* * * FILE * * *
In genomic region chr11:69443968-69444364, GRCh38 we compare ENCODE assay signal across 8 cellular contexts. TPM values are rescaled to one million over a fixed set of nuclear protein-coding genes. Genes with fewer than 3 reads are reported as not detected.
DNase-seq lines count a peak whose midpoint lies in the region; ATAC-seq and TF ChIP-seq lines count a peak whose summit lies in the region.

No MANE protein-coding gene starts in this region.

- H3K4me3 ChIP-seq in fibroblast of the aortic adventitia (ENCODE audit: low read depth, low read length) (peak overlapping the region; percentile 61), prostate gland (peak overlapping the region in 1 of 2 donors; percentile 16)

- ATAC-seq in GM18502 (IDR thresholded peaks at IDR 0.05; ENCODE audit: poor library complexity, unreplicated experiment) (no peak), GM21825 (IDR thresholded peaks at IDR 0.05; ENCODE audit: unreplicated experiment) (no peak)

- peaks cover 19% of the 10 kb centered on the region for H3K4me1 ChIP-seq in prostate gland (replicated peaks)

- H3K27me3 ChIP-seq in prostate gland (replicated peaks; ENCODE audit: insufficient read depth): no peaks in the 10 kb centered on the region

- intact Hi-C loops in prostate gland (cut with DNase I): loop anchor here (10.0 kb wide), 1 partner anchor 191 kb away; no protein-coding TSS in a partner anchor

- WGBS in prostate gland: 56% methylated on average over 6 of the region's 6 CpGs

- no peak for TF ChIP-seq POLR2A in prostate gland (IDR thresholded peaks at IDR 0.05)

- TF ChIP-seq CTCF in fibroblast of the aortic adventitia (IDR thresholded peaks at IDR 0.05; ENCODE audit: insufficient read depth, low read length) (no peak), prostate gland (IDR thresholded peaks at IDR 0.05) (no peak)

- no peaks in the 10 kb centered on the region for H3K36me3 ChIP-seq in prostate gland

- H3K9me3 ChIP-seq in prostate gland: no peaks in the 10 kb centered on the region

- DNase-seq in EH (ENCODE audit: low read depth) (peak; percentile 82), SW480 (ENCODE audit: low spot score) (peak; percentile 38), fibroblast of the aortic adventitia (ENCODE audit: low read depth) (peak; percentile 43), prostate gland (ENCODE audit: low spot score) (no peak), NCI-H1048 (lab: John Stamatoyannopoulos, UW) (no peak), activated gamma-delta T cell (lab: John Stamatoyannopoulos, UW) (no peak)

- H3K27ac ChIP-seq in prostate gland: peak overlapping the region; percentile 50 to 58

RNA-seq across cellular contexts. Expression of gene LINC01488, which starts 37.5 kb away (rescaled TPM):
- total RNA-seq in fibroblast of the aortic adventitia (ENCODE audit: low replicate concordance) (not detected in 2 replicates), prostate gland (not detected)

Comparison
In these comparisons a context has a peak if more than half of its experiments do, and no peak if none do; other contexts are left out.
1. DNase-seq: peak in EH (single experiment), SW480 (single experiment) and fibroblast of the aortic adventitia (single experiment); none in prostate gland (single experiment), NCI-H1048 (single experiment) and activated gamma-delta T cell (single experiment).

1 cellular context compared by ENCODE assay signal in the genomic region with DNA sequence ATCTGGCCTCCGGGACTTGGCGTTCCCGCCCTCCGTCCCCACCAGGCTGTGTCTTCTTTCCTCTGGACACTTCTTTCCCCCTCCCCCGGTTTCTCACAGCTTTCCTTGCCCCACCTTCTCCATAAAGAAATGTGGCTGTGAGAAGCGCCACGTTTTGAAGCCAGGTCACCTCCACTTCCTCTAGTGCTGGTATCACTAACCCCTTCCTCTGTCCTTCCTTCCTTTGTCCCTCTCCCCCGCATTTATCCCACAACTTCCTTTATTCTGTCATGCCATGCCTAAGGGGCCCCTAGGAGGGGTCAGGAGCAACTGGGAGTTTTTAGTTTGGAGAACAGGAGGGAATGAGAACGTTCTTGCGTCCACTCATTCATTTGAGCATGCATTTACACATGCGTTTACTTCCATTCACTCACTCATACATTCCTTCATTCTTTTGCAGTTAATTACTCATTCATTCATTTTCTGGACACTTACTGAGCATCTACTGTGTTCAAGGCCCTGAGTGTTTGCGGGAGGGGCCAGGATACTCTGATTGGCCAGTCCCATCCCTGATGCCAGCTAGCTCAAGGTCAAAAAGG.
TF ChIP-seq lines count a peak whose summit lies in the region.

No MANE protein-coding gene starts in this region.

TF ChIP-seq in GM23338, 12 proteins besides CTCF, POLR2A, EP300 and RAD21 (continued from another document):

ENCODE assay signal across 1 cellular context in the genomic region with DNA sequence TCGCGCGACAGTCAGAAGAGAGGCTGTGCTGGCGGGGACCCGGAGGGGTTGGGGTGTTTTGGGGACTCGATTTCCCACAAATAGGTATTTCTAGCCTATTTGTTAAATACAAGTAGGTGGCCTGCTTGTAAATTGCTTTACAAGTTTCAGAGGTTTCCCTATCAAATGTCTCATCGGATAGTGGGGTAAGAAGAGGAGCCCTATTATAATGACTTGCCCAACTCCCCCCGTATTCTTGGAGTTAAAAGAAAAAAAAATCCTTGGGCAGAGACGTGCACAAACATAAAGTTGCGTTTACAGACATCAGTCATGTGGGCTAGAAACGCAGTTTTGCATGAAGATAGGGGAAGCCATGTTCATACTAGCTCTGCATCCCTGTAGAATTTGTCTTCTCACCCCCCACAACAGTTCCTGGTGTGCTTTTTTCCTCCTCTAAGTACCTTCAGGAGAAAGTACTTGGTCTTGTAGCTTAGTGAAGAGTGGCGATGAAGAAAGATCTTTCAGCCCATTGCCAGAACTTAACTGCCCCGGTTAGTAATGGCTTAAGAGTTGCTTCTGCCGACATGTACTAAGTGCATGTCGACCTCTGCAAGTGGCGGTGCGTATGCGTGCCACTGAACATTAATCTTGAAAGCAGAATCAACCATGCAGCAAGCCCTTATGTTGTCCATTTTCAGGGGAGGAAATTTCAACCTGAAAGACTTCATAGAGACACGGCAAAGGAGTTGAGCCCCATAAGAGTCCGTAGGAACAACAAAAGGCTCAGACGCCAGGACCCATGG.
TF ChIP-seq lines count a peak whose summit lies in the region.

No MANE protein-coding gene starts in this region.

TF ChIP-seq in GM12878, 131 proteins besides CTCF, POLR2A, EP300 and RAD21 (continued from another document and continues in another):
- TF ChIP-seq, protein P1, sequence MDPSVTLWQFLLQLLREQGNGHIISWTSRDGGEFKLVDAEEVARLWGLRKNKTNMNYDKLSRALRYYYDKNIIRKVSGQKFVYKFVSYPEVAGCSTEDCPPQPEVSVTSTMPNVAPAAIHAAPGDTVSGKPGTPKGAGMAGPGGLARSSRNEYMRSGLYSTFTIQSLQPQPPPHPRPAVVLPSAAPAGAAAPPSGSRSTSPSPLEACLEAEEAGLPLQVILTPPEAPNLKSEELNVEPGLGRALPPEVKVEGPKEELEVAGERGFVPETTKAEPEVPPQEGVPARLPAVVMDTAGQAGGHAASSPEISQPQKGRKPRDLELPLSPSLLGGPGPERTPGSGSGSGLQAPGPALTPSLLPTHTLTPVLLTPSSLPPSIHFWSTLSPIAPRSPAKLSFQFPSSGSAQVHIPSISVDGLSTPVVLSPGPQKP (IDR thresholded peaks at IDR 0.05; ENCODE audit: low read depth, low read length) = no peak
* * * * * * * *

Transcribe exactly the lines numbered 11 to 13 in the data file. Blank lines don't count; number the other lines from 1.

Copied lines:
- TF ChIP-seq CTCF in fibroblast of the aortic adventitia (IDR thresholded peaks at IDR 0.05; ENCODE audit: insufficient read depth, low read length) (no peak), prostate gland (IDR thresholded peaks at IDR 0.05) (no peak)

- no peaks in the 10 kb centered on the region for H3K36me3 ChIP-seq in prostate gland

- H3K9me3 ChIP-seq in prostate gland: no peaks in the 10 kb centered on the region